Day 21- Have a chat

I’m a chatty type-: a dander down the Ormeau Road near where I live can take an hour longer than expected if I don’t have a word with myself. Sometimes though, a chat can open all sorts of possibilities, and with my ‘Do One Thing’ this month, I’ve been even chattier than ever. Today at lunch time I took a stroll round the Christmas Market at the City Hall with my friend Fiona. If you haven’t been yet, scurry along soon, because it’s just gorgeous. A few years ago I visited the Czech Republic at Christmas time and it smelt the same, with the rich scents of coffee and mulled wine and wood smoke.  I was particularly taken with the French stall, with Provençal produce that had me reminiscing of foreign climes with soaps of lavender, vetivert and rose.

We followed our noses to the steaming vat of chowder at the Mourne Seafood Van, and what a friendly bunch they were. However, as soon as I spied the polystyrene boxes for their lobster burgers I was off on one of course, which did not appear to perturb them in the least. ‘We’ll pass that on to the big lads,’ they said, nodding away, not looking in the least aggrieved.

‘Individual sachets for sauces, that’s another disaster,’ I added. ‘You need to look into that.’

‘Aye, right enough. We just need one of those big jobbos for ketchup.’

You see? These poor lads, accosted by me before the lunch time rush, and still managing to be ever so pleasant. I was very taken with them. ‘Is she one of them un’s who’s saving the planet?’ one asked my friend, who nodded vigorously.

A couple of years ago, when I mentioned recycling or suggested alternatives to plastic, people often looked at me with barely concealed contempt. ‘Away off and stop being so bothersome,’ their eyes said, even if they managed to be civil. It’s great that attitudes are changing.

Fiona’s husband is French and she told me stories he’d shared of weddings back in his native Brittany when his parents were young. Instead of an expensive or elaborate reception, the whole village attended the ceremony, then gathered to sup stew or soup in a hall or field. Each guest brought a ‘wedding spoon’ so they could tuck in and no one had to wash up. As I trotted round the market today I chided myself for not having brought my keep-cup or cutlery with me.  (As it was, I ate my fish taco with my hands, which was slightly messy but entirely do-able, and I held off on having a drink until later).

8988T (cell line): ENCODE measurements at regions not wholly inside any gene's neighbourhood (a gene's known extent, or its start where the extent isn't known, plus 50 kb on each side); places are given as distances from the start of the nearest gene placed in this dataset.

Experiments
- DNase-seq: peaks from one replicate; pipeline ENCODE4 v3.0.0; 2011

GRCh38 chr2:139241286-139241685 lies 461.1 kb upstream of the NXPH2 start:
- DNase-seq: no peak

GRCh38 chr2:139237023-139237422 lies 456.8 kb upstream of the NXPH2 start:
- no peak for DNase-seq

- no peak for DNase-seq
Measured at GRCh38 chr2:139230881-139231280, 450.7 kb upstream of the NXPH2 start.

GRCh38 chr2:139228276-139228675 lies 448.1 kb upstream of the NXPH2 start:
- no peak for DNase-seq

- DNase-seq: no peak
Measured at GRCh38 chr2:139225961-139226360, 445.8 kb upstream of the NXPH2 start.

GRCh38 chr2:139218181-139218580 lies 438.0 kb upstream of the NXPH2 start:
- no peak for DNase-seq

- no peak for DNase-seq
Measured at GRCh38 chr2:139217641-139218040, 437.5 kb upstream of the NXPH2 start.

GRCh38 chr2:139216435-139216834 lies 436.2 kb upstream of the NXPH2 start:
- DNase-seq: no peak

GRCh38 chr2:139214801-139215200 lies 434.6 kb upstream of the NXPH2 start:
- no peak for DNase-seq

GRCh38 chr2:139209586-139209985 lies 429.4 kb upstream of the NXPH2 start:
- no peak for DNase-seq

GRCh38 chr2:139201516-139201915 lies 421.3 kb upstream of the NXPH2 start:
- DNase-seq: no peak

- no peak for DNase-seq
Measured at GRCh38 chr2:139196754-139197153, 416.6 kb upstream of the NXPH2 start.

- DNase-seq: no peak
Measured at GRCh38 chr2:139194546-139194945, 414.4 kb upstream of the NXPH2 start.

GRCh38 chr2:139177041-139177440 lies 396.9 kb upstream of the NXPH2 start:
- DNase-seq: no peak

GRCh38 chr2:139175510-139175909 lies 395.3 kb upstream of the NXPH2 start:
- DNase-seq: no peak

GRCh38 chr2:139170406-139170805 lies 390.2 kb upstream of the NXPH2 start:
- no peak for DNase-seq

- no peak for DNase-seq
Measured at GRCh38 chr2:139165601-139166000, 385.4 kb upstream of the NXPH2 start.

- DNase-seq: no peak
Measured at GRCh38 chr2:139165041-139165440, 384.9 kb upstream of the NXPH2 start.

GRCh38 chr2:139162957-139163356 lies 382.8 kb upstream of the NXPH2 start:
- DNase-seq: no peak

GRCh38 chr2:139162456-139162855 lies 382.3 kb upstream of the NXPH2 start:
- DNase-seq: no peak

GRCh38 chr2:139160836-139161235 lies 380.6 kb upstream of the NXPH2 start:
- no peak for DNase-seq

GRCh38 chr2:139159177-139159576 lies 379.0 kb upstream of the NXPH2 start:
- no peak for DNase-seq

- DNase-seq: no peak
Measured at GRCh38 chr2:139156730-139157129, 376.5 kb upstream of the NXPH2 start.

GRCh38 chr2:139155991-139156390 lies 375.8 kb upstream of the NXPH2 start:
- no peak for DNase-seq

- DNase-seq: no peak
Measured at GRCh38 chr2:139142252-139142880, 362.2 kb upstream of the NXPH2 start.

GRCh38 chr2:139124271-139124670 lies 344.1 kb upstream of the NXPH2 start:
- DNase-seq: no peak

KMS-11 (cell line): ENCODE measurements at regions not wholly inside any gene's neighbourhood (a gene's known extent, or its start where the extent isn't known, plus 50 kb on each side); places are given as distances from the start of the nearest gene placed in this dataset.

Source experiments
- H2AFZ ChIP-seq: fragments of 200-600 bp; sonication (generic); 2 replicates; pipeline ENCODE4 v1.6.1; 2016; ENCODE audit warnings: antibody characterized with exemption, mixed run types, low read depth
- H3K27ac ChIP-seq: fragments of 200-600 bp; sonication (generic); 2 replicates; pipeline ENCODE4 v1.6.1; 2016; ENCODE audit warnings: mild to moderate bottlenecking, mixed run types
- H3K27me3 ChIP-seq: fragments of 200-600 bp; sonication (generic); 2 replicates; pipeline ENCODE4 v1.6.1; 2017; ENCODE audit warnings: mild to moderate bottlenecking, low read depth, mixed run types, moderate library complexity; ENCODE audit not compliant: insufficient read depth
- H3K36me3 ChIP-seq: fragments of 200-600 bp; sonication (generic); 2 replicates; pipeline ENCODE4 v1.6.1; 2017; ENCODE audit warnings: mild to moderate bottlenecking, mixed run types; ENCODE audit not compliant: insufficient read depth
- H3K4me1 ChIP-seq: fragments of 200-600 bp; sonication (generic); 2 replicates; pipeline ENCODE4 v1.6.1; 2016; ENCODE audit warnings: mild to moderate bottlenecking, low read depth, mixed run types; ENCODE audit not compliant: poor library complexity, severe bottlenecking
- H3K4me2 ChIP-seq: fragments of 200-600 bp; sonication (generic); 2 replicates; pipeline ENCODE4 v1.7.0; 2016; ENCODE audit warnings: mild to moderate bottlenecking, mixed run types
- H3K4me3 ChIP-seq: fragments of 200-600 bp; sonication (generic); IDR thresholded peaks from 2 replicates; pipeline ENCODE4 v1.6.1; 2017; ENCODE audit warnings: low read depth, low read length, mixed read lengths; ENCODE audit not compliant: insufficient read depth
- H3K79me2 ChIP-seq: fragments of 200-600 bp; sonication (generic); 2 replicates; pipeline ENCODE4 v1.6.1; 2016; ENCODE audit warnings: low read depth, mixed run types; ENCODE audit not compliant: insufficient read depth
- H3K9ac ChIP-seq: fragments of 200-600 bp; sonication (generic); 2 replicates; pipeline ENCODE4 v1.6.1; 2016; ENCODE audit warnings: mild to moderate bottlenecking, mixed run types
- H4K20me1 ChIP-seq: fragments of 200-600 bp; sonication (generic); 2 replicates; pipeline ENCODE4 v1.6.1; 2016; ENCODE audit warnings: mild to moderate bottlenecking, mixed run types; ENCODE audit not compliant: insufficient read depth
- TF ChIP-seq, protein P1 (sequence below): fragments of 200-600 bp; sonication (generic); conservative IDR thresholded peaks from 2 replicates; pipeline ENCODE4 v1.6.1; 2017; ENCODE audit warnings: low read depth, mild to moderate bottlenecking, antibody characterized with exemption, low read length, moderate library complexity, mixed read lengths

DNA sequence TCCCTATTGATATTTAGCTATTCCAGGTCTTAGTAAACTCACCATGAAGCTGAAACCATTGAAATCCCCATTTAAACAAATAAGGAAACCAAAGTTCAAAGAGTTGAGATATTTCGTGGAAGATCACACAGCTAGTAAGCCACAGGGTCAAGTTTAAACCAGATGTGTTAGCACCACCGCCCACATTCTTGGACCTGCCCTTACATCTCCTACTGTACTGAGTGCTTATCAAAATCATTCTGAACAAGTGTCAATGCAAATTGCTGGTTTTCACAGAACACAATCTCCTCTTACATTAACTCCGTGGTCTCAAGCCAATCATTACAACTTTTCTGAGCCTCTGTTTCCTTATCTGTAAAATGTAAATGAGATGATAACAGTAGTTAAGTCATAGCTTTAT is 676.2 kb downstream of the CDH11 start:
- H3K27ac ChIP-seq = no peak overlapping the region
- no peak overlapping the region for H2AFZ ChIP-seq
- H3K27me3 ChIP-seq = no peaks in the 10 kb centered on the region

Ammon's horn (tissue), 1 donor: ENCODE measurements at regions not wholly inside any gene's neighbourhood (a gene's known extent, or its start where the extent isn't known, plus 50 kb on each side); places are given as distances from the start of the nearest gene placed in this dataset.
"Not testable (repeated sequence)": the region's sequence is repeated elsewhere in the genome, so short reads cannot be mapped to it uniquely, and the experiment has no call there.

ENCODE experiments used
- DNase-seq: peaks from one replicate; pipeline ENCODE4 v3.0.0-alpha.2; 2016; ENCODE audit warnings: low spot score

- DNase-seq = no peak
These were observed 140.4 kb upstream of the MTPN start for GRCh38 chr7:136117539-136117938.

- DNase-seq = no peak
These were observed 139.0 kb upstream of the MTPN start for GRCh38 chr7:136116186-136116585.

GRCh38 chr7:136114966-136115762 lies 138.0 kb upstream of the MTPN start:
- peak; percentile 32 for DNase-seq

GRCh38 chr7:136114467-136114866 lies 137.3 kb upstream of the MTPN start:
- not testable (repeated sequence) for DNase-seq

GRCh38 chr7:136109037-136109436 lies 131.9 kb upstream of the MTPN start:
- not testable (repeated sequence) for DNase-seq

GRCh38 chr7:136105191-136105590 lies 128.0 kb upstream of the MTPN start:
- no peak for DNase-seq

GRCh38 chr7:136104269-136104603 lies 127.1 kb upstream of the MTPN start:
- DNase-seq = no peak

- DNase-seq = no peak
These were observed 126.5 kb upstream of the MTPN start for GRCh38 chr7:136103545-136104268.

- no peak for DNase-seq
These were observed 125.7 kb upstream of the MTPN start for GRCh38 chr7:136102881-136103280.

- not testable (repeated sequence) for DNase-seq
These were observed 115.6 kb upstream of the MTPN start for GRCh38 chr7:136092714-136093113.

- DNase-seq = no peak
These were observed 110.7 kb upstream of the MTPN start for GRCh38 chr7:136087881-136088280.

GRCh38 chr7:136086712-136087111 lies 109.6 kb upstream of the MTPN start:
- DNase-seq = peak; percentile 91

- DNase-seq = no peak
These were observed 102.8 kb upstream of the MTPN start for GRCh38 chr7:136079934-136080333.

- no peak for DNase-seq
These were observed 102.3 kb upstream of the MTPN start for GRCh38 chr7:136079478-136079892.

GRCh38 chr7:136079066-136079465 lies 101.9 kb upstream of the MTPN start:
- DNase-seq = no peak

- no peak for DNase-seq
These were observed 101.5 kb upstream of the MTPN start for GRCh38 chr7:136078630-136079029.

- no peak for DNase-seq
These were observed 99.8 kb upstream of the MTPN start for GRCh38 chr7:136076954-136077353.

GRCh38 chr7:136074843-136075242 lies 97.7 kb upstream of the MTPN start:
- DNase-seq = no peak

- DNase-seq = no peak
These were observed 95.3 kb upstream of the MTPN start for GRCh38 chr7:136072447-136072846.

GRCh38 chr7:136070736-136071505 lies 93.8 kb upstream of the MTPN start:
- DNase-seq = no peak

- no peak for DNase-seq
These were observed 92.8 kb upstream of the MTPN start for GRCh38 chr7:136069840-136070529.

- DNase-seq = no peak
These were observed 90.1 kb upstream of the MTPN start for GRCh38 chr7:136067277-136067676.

‘If I had brought my own container would you have filled it?’ I asked the Mourne Seafood chap. ‘Why wouldn’t I?’ he replied.

And there we are. I have a sizeable handbag, so from now on, should I visit a market, I’ll have my cup and eating implements with me. The more we do this, the more it will be the norm, and after the conversation with the lads earlier, they won’t be surprised. The transition towards sustainable living is afoot, and the more of us who embrace it, the quicker change will happen.

1 comment

  1. Well done Helen! It’s only by challenging people’s perceptions of ‘the norm’ can we improve things. The continental market do a huge amount of recycling (from cooking oil and food waste to waste water and plastics) but there is always room for improvement!

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